“Tikkun Olam. It means that the world is broken and that it’s our job to put it back together again.”
I’ve seen more death this week than I have in my entire life.
But still at the end of the day, death.
When I was little a picture was painted in my head of a god that loves everyone, that forgives us of our sins, and welcomes us back into his arms when it’s our time to go. I was told of a place that took away all pain and suffering, and replaced it with eternal happiness. I was told of a place that washed me of my sins.
But what even are sins anymore? And what makes one persons worse than the other?
What if the person that robbed the bank was doing so because their children at home were starving?
What if the girl that lashed out came from an abusive home and knew no different?
What if the alcoholic that caused the car crash was merely drinking as the only coping mechanism left after losing everyone he ever loved?
So how are we supposed to know who gets to go where, whether we evened out our bad with our good. Wether we get the golden ticket or not.
I don’t believe in the picture that was painted in my head as a little girl, because I’m not the little girl anymore.
I am not naive to the awful in this world, but I am also not blind to the greatness in this world.
I do believe though that from the time we are born to the time we die, we are given an unknown number of days on earth, and what we choose to do with those days is entirely up to us.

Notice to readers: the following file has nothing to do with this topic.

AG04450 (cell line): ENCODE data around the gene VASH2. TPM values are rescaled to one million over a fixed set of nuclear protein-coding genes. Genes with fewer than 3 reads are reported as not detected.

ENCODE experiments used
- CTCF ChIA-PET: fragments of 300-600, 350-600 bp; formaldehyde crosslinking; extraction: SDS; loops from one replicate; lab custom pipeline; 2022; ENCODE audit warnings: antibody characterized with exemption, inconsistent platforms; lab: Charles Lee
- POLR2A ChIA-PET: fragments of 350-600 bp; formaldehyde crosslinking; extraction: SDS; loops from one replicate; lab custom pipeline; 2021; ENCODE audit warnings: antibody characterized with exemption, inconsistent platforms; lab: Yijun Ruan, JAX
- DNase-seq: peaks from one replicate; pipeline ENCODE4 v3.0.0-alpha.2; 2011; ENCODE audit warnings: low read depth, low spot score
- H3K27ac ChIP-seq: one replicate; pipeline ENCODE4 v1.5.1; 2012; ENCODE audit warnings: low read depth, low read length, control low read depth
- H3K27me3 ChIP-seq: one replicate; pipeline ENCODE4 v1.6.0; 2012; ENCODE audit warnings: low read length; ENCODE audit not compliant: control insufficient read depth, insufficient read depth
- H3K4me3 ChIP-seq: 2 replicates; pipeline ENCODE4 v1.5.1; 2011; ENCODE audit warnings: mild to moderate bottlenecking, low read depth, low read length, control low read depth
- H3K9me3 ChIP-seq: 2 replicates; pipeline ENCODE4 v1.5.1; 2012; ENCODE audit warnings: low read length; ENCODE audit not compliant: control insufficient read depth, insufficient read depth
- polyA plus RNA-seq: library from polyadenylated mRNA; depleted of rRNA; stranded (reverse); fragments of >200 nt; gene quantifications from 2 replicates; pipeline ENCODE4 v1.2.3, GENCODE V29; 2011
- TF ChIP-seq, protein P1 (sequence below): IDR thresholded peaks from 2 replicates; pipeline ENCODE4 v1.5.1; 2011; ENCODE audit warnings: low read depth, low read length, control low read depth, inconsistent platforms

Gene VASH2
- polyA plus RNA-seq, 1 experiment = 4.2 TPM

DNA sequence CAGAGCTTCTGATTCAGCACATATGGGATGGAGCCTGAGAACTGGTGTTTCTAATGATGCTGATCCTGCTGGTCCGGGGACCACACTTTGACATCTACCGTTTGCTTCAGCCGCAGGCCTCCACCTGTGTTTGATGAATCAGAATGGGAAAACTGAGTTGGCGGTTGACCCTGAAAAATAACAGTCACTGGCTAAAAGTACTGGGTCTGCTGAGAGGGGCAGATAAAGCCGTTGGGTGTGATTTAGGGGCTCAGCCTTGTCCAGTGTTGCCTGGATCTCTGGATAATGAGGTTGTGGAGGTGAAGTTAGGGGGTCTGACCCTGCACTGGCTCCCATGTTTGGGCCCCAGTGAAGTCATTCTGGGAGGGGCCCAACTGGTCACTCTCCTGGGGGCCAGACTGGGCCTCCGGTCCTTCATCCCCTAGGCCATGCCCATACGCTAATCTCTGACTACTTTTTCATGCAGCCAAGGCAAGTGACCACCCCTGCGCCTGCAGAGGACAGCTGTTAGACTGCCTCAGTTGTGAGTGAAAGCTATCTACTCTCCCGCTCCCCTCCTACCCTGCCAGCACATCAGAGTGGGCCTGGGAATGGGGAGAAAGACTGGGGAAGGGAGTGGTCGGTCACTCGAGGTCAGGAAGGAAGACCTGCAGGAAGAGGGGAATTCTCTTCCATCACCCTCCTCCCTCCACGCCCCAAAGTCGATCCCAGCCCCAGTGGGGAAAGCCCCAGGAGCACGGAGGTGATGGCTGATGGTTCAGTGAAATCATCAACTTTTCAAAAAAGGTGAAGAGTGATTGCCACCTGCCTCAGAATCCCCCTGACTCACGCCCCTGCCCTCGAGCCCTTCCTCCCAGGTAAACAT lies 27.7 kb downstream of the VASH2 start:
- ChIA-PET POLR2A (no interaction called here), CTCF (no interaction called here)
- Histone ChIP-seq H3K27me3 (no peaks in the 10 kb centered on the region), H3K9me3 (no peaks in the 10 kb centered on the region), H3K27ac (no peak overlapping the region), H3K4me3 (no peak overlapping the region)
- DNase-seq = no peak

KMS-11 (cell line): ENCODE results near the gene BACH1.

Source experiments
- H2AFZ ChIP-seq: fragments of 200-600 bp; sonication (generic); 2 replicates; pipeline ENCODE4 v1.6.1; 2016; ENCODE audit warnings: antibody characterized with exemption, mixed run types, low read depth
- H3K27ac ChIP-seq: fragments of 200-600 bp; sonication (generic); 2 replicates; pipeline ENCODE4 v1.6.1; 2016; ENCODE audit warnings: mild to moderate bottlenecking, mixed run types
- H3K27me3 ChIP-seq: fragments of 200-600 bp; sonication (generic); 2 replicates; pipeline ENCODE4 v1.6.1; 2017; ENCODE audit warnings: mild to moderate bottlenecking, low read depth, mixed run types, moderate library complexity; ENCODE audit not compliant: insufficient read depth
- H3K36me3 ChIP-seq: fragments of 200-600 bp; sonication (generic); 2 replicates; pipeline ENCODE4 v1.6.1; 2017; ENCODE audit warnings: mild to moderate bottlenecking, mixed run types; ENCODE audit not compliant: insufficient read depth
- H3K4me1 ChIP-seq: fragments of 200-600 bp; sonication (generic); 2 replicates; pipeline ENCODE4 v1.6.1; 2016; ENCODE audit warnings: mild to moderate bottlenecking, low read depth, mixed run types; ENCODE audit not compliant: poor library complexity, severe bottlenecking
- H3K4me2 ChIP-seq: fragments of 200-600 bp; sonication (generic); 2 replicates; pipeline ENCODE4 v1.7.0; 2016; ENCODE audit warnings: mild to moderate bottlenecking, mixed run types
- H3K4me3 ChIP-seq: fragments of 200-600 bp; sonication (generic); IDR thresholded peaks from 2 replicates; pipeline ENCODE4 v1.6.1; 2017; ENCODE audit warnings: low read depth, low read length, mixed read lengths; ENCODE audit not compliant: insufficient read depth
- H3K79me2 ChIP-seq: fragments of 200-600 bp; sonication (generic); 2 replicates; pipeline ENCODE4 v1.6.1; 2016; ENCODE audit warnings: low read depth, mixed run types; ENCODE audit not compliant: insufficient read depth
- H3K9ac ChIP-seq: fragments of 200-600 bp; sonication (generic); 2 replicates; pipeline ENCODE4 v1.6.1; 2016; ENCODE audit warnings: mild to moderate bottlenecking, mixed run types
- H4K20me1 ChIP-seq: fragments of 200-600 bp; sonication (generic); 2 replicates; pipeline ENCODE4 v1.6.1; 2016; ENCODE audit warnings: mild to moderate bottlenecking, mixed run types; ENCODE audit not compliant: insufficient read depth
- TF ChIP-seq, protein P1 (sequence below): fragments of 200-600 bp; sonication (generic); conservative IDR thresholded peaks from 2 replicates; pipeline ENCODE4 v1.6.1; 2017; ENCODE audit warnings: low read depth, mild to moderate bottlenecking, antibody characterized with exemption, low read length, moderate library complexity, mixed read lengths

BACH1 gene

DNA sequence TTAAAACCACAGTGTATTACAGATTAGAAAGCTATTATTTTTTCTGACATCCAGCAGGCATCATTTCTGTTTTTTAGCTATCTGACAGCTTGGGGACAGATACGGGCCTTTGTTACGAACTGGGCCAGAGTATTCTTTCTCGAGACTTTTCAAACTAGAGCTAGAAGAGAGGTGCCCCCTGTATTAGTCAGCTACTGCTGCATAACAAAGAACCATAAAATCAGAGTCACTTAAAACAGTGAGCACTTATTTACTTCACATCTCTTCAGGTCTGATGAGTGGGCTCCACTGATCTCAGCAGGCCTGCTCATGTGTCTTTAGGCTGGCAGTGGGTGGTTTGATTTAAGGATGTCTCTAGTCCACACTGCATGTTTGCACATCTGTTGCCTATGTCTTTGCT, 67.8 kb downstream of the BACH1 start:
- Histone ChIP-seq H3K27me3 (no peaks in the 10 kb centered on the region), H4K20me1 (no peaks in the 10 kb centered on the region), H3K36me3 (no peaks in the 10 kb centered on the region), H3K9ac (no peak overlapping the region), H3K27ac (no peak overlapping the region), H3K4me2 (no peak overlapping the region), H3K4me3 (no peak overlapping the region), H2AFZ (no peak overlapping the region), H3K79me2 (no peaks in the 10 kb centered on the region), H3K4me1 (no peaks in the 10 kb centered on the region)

I know that whether I like it or not, society will continue on for quite some time after I’m gone. Time does not stop, once my time stops.
So I’m going to believe in Tikkun Olam. I’m going to try to help as best as I can to put the broken back together.
How I’m going to do that I’m not entirely sure, but if it finds me in the back of my ambulance with someone on the verge of death then I’m going to do my best.
This week challenged my strength in more ways than I thought possible. Emotionally I’m feeling slightly numb. Slightly drained of my normal overflowing pot of comfort I usually have to give. But I feel comfort in knowing where it all went.
So when I found myself in the one, two, three, four, five different occasions of death this week it was okay. Because I was doing my best at piecing the broken back together, in the best ways I know how.
I don’t sing, I’ve told you this before, but yet I still continue to find myself in the back of my ambulance using my best singing voice I can muster up as I hold my patients hand and we sing together their favorite songs.
I don’t usually hug people, I’m not much of a hugger, or really a touchy person in general, but yet I found myself hugging my patients loved ones, as their tears left tiny spots on my shoulders.
I don’t pray, but when she said “I’ll pray for you Merideth”, before I even realized it I told her back “I’ll be praying for you too”.
This world stretches me thin some days, and when I don’t think I can manage to put anymore pieces back together they still continue to find me.
I know I will never know why I was put here, but I also know I am going to do my best damn job to piece together as many of the pieces that make their way into my life.
Healing isn’t my job, but helping is, and I will always be there to help, until I can’t possibly help anymore.